THE NFL'S PINK OCTOBER DOES NOT RAISE MONEY FOR CANCER RESEARCH

by Gary Snyder


You've probably once in the last six years been lured into buying the NFL's Pink October paraphernalia and then slept well thinking about your contribution to the league's effort to "help fight breast cancer."

The month-long campaign that paints everything from player's shoes to fields to penalty flags pink, doesn't actually result in a single dollar donated to breast cancer research.

Unlike some companies that spell out on the tag exactly what percentage of your purchase goes to charity, you have no way of knowing with NFL branded merchandise. The BBB says some companies just flat-out scam people, selling pink ribbons or other pink items and not giving any money to breast cancer research or charities.

In fact, the NFL's claim of 100 percent proceeds from auction and 100 percent proceeds from retail has translated to an average of just $1.1 million every year since they partnered with ACS six years ago.

In the NFL's case, too, there are some clauses written in fine print. Their website claims that, at retail, 100 percent of the NFL's proceeds from Pink October product sales go to the ACS. But that does not mean if you buy a $100 shoe from NFLShop.com, ACS gets $100. If you're buying any pink products from the official shop, the wholesaler, distributor, and retailer give 0 percent of their shares to ACS. (source)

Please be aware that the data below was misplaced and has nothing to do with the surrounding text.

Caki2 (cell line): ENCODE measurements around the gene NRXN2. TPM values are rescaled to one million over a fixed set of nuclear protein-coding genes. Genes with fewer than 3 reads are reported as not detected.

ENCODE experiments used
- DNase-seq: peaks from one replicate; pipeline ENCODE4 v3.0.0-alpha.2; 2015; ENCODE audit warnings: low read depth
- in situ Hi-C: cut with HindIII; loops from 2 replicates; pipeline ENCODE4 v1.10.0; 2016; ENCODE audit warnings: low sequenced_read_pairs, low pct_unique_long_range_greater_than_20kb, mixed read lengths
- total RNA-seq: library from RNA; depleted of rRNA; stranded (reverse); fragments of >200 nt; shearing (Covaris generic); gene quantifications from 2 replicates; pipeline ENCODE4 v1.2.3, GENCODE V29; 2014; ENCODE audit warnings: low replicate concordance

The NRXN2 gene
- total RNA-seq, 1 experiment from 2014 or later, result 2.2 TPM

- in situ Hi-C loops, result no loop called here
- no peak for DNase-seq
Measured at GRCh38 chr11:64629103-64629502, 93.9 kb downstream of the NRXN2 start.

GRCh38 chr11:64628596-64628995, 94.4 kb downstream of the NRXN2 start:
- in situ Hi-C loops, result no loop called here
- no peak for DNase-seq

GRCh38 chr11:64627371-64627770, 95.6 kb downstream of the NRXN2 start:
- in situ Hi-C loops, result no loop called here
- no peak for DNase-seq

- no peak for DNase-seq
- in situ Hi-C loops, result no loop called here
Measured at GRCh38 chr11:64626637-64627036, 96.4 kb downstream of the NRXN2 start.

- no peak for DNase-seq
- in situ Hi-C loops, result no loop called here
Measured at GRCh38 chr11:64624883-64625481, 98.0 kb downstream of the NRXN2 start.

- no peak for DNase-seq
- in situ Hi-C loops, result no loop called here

Nonprofit Imperative gathers its information principally from public documents...some of which are directly quoted. Virtually all cited are in some phase of criminal proceedings; some have not been charged, however. Cites in various media: Featured in print, broadcast, and online media outlets, including: Charity Navigator, Vermont Public Radio, Miami Herald, National Public Radio (NPR), Huffington Post, The Sun News, Atlanta Journal Constitution, Wall Street Journal (Profile, News and Photos), “Betrayal”, (a movie), NBC (on Charity Fraud…TBD), FOX2, ABC Spotlight on the News, WWJ Radio, Marie Claire, Ethics World, Aspen Philanthropy Newsletter, Harvard Business Review, Current Affairs, Charity Navigator, The Chronicle of Philanthropy, St. Petersburg Times, Board Room Insider, USA Today Topics, Accountants News, Newsweek.com, Responsive Philanthropy Magazine, New York Times, Portfolio Magazine, The Virgin Islands Daily News, NANKAI (China) BUSINESS REVIEW, National Religious Broadcasters newsletter, The Charity Governance Blog, American Chronicle, Palm Beach Post, Detroit Free Press, Oakland Press, Nonprofit World, Socially Responsible Business Forum, PNNOnline, Ohio Nonprofit Resources, Nonprofit Good Practice Guide, Nonprofit Startup Guide, Nonprofit Blog, National Coalition of Homeless Newsletter, Finance and Administration Roundtable Newsletter, MichiganNonprofit.com, CORP! Magazine, Crain’s Michigan Nonprofit, ncrp.org, PhilanTopic, Nashville Free Press, Nonprofit Law Blog, Seniors World Chronicle, Carnegie Reporter, Assoc. of Certified Fraud Examiners Examiner, msnbc.com, Worchester (MA) Telegram and Gazette, Carnegie Corporation of America, EO Tax Journal, Wikipedia: Non-profit Organizations; Parent: Wise Austin, Accountants News, Veterans Today, Answers.com, Far-roundtable, #Nonprofit Report, nonprofithelpnews, nonprofit news; National Enquirer, Northwest Herald, The HelpWise Daily, The #Nonprofit Report, Wikipedia (Nonprofit Organization), Answers.com, Nonprofits: On the Brink (2006) Silence: The Impending Threat to the Charitable Sector (2011)